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Date of Award

2015

Document Type

Thesis - Pacific Access Restricted

Degree Name

Master of Arts (M.A.)

Department

Sport Sciences

First Advisor

Lara Killick

First Committee Member

Mike Dalgety

Second Committee Member

Daniel Rhind

Third Committee Member

Pete Schroeder

Abstract

Many research studies have identified high drinking rates amongst US student-athletes, yet there has been limited exploration into the social value of alcohol practices within this context. Drawing on Bandura's Social Learning Theory framework (1977) and the work of Palmer (2011), this study sought to explore student-athlete drinking practices and the social value of said practices to better understand why high drinking rates may occur. The participants were 65 student-athletes enrolled at Mason University, a NCAA Division I University located on the west coast. The study employed mixed methods, which combined quantitative (online questionnaire) and qualitative (interview) tools. Findings revealed that (a) student-athletes remain at high risk of heavy drinking practices; (b) the social value of alcohol was demonstrated, specifically in its use as a socialization tool; and (c) drinking practices were influenced by varied team drinking cultures, which may have significant effects on team cohesion. Implications from this investigation speak to the necessity of more team specific interventions and gives recommendations for future research investigating the social value of alcohol in team drinking cultures.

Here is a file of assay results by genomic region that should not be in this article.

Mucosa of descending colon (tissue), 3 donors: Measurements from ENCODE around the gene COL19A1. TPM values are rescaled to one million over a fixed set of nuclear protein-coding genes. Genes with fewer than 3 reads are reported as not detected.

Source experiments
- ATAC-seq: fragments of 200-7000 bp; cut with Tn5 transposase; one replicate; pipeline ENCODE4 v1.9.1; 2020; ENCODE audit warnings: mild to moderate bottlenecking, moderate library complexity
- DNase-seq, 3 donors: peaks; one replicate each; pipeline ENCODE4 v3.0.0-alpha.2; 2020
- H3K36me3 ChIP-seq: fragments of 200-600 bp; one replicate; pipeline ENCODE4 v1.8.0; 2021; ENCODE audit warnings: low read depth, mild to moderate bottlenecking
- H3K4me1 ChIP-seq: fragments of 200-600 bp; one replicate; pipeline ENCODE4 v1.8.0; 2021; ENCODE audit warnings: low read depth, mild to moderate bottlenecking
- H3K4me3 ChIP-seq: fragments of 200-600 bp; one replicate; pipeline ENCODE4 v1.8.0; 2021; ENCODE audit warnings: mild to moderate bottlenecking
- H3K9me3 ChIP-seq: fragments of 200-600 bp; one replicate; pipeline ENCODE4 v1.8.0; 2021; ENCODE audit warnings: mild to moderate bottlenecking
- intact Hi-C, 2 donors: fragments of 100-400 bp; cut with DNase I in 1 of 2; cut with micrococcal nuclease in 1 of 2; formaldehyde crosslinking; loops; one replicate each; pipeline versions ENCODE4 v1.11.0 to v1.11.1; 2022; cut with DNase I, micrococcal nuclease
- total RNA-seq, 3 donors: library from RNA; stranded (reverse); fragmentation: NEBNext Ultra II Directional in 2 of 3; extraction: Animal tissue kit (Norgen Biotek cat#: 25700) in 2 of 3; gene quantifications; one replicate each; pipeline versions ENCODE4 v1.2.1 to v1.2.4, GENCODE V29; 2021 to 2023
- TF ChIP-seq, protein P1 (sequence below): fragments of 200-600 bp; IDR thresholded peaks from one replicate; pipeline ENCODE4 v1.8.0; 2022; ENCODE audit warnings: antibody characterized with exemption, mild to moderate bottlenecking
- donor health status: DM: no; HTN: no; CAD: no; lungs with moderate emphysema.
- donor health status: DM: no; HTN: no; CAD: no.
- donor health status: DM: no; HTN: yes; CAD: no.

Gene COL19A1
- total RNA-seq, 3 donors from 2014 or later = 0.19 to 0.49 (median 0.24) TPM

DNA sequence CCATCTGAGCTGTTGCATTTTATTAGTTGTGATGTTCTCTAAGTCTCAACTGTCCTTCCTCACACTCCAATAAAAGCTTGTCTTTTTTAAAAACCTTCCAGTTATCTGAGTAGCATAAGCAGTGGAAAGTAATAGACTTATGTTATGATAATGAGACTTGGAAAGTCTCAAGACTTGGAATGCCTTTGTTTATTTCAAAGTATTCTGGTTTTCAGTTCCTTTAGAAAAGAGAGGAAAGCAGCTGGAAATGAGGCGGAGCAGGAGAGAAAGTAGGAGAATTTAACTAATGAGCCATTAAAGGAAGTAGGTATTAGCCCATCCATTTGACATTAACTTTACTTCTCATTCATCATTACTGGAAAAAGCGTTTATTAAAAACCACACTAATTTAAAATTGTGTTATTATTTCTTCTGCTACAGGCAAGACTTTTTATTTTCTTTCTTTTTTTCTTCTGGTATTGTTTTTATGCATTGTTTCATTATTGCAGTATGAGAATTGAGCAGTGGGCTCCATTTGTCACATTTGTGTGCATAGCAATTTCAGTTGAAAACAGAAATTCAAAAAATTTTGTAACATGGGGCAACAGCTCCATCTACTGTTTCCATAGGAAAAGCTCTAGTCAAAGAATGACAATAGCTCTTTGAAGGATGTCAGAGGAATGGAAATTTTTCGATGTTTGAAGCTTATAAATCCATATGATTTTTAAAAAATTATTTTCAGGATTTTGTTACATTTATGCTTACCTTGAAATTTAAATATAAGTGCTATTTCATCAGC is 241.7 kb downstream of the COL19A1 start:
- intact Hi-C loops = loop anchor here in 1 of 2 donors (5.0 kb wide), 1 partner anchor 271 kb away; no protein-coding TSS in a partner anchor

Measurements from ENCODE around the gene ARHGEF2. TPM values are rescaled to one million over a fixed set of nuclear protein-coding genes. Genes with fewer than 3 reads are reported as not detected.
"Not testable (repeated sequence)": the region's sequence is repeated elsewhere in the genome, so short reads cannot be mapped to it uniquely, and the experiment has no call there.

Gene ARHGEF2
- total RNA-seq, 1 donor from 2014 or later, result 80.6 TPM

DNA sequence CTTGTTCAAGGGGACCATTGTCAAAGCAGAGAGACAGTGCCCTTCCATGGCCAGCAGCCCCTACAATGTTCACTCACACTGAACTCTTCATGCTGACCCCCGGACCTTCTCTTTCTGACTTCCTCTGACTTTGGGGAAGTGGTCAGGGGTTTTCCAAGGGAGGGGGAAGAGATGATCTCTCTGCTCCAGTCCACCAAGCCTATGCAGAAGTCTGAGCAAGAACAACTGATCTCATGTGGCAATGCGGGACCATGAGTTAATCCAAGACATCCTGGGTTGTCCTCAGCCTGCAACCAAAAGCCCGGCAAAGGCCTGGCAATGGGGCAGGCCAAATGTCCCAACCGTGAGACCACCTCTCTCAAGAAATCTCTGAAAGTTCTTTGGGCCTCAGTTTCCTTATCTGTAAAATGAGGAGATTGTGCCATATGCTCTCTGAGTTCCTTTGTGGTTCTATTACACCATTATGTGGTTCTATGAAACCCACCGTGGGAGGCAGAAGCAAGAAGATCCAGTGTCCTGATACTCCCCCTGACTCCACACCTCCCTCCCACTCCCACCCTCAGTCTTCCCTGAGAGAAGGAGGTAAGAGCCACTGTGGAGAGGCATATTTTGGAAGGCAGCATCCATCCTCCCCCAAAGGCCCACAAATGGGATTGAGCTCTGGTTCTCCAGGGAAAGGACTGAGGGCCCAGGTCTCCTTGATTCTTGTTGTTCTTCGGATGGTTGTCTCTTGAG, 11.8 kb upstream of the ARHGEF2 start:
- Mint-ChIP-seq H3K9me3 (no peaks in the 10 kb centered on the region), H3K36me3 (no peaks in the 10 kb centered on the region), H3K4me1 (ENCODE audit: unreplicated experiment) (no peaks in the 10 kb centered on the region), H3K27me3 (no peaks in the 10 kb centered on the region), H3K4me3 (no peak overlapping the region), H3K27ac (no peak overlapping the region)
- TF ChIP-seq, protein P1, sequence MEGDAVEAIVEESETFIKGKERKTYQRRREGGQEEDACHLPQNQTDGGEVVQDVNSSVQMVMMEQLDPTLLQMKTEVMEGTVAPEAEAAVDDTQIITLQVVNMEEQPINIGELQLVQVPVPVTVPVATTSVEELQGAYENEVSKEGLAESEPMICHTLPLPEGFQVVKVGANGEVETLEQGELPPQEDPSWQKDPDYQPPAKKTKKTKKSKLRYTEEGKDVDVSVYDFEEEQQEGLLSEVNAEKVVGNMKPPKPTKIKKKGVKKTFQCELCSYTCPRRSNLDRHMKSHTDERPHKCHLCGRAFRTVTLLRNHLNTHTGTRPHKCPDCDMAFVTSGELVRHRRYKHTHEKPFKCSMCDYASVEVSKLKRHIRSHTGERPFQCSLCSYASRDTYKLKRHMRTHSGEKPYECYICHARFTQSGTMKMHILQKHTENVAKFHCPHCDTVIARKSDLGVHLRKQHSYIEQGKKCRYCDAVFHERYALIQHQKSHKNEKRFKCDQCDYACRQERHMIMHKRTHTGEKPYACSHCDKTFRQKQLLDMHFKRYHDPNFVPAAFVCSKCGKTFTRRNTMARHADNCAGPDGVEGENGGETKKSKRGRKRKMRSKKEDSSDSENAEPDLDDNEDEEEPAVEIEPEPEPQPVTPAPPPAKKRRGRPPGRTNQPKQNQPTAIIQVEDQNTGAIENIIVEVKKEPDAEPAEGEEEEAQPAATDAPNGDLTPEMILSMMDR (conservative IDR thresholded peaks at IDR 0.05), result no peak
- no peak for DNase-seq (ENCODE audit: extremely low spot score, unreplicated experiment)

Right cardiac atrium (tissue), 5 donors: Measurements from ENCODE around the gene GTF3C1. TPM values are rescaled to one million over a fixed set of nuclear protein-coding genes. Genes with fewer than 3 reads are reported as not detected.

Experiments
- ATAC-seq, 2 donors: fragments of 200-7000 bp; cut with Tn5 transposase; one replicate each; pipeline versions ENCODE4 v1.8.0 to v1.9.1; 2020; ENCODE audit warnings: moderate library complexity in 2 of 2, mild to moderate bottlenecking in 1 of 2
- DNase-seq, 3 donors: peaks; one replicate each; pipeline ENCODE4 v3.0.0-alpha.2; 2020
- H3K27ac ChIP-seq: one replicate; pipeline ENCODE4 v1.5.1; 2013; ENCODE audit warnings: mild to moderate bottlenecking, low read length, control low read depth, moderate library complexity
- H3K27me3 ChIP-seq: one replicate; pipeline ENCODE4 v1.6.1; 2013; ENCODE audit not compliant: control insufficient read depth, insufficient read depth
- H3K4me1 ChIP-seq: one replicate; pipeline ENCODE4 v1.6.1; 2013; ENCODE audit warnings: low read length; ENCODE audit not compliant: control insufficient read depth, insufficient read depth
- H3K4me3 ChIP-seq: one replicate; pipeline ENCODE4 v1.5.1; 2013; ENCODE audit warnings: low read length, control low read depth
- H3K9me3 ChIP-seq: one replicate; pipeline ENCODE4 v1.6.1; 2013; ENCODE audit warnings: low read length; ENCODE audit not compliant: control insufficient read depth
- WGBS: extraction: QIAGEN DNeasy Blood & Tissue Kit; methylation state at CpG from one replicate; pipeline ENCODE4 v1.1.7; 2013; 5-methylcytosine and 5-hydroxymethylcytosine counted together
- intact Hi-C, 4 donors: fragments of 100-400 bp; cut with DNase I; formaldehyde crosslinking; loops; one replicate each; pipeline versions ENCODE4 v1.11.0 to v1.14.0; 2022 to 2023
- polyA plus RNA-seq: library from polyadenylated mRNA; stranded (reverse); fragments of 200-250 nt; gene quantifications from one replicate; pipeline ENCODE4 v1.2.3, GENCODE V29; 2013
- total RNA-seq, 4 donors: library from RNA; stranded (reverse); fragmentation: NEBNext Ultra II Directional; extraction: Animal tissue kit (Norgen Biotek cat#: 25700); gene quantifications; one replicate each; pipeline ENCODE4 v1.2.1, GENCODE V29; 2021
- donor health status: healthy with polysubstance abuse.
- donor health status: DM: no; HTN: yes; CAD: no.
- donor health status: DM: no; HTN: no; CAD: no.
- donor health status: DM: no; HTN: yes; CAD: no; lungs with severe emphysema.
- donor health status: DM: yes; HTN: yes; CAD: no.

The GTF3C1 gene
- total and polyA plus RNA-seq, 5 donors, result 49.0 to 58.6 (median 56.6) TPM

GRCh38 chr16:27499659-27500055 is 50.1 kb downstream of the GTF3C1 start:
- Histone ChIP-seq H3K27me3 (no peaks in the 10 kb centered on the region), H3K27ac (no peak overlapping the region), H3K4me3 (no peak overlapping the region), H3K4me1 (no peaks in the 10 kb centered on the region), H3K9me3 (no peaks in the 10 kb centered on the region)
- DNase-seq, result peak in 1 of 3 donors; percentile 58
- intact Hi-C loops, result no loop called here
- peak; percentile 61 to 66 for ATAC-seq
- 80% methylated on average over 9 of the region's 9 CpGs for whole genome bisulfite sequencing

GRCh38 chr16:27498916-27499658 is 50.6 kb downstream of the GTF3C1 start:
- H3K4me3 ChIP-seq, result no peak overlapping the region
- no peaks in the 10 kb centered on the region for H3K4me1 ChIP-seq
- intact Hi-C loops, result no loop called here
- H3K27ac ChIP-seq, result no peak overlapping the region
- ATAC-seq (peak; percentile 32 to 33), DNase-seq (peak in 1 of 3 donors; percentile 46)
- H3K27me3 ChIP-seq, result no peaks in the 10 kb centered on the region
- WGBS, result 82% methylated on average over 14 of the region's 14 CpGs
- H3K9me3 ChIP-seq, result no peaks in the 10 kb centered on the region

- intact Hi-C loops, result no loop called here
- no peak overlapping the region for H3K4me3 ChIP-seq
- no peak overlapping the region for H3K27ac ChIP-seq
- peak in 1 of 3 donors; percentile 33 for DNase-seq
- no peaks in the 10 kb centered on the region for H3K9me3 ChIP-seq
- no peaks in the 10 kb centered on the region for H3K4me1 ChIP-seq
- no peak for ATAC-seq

Pages

131

ISBN

9781321659931

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